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Methods of a mother

Saturday, March 9, 2019

From Luke 5
The Pharisees and their scribes complained to his disciples, saying, "Why do you eat and drink with tax collectors and sinners?"Jesus said to them in reply, "Those who are healthy do not need a physician, but the sick do. I have not come to call the righteous to repentance but sinners."

The Methodists were in the news last week. Since then, two of my favorite Methodist bloggers have written about the history of conflict, both within their church and throughout the biblical story. Conflict marks points of disagreement but does not need to mark points of dis-attachment. The idea of unity through diversity never rules out conflict. It does, by definition, rule out separation or division.

My friend who is not a Methodist, and who often uncovers relevant and timely historical threads in his studies, shared a definition of sin with me recently. Turns out it was written by Susanna Wesley, mother of John and Charles, in other words, the “mother” of the Methodist church. Here’s the definition:

Whatever weakens your reason, impairs the tenderness of your conscience, obscures your sense of God, takes off your relish for spiritual things, whatever increases the authority of the body over the mind, that thing is sin to you, however innocent it may seem in itself.

I think this was written to her son Charles, but not so much to rebuke her son as to address “her experience of the depravity of her own human nature, and the grace of God.”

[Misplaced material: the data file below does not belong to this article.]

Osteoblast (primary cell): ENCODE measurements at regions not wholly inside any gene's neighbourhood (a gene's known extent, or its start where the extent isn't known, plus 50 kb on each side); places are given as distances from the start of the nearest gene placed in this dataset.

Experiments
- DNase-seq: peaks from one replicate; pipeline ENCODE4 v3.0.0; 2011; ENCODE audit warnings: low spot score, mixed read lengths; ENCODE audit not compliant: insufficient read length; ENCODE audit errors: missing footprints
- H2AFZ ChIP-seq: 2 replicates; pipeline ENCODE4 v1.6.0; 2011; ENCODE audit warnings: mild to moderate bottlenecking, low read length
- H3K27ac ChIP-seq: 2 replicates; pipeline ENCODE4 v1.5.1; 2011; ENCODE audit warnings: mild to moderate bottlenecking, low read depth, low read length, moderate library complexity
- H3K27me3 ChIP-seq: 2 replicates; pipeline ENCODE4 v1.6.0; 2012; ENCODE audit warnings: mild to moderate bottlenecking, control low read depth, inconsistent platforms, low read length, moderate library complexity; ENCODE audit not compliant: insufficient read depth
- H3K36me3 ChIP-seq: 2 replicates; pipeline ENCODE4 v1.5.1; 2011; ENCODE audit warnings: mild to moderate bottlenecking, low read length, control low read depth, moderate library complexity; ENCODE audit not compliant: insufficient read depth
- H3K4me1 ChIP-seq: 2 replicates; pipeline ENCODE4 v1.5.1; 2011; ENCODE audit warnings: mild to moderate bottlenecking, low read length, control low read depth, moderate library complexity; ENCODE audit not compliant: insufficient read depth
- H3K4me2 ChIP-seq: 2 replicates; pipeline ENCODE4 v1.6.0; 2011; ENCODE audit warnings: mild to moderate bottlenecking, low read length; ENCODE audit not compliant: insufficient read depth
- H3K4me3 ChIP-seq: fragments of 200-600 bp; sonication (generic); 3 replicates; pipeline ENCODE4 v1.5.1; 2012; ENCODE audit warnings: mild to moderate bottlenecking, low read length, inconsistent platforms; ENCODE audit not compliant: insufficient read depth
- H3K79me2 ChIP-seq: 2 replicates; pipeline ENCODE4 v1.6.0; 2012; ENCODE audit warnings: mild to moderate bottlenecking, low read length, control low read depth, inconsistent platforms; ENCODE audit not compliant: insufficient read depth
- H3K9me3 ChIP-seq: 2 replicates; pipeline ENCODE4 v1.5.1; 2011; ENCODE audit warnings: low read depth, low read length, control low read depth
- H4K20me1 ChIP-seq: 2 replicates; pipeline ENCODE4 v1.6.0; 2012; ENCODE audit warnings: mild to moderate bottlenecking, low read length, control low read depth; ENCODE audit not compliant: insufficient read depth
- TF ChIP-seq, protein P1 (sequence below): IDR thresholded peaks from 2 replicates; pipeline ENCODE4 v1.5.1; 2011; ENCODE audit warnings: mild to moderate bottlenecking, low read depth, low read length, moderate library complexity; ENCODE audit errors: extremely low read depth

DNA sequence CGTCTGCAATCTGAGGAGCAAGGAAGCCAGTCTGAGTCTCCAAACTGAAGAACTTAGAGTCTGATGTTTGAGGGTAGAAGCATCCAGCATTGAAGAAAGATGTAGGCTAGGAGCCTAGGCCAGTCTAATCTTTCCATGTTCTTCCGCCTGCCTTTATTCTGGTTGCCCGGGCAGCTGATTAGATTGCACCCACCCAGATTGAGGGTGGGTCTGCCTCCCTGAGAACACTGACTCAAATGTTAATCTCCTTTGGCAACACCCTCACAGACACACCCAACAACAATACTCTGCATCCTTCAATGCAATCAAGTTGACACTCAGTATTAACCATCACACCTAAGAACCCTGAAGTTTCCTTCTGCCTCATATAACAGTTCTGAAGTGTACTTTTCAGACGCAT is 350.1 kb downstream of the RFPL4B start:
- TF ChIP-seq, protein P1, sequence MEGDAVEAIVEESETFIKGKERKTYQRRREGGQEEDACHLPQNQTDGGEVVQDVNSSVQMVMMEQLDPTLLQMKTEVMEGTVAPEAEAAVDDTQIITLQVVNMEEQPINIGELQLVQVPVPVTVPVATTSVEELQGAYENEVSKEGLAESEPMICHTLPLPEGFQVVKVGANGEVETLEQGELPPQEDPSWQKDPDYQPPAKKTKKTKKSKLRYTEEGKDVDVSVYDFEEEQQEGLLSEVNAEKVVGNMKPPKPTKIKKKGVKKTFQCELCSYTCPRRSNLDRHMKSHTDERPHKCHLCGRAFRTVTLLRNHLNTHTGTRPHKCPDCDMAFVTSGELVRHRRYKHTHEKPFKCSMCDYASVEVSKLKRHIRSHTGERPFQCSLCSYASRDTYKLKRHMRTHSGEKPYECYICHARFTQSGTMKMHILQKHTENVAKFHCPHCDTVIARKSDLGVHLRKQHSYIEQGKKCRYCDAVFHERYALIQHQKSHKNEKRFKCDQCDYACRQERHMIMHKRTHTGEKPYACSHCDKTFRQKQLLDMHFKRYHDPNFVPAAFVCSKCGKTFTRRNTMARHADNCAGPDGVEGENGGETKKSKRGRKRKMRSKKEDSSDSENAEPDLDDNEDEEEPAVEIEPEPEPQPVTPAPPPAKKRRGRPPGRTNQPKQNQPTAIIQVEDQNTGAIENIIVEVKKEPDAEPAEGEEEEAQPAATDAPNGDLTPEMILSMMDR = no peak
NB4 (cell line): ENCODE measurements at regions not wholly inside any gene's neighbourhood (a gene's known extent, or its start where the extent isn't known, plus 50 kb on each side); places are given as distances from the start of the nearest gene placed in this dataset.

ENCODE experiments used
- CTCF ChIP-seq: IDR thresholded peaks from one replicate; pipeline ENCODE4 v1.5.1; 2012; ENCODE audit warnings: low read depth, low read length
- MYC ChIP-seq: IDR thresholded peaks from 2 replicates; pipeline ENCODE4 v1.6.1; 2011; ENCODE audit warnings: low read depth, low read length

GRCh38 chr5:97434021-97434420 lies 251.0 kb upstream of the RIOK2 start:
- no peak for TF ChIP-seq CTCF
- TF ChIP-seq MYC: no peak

Born in 1669 as the last of twenty-five children, Susanna with her husband Samuel had nineteen children of their own. Nine of them died as infants. Her husband Samuel fared poorly with money, and he was in prison at least twice for failure to pay his debts. He spent another year apart from his family because of a “minor dispute.” At that time, there were six children, and Susanna wrote to her husband:

Though the superior charge of the souls contained in (our family) lies upon you, yet in your long absence I cannot but look upon every soul you leave under my charge as a talent committed to me under a trust. I am not a man nor a minister, yet as a mother and a mistress I felt I ought to do more than I had yet done. I resolved to begin with my own children; in which I observe the following method: I take such a proportion of time as I can spare every night to discourse with each child apart. On Monday I talk with Molly, on Tuesday with Hetty, Wednesday with Nancy, Thursday with Jacky, Friday with Patty, Saturday with Charles.

John went on to preach in every corner of the British Isles. Charles wrote and published more than 6,000 hymns. The brothers worked together all their lives, even though they often disagreed. Learning from their parents, they turned toward God instead of away from each other.

I look again at Susanna’s definition of sin, and I imagine being her child, “discoursing” once a week with my wise mother as she shares with me her own “relish for spiritual things.” And I realize how grateful I am for each day’s chance to yet again spend time with Jesus.

Lord, this “discourse” is so sweet. Forgive me, please, for forgetting to let you speak. Teach me the art of opening my ears and closing my mouth, and listening, even into the night winds, for your voice. * * *

Susanna Wesley, The Prayers of Susanna Wesley, written in the early 1700’s

Wikipedia articles on Susanna, Samuel, John and Charles Wesley

Several films are available on Amazon Prime Video, including Wesley, 2009

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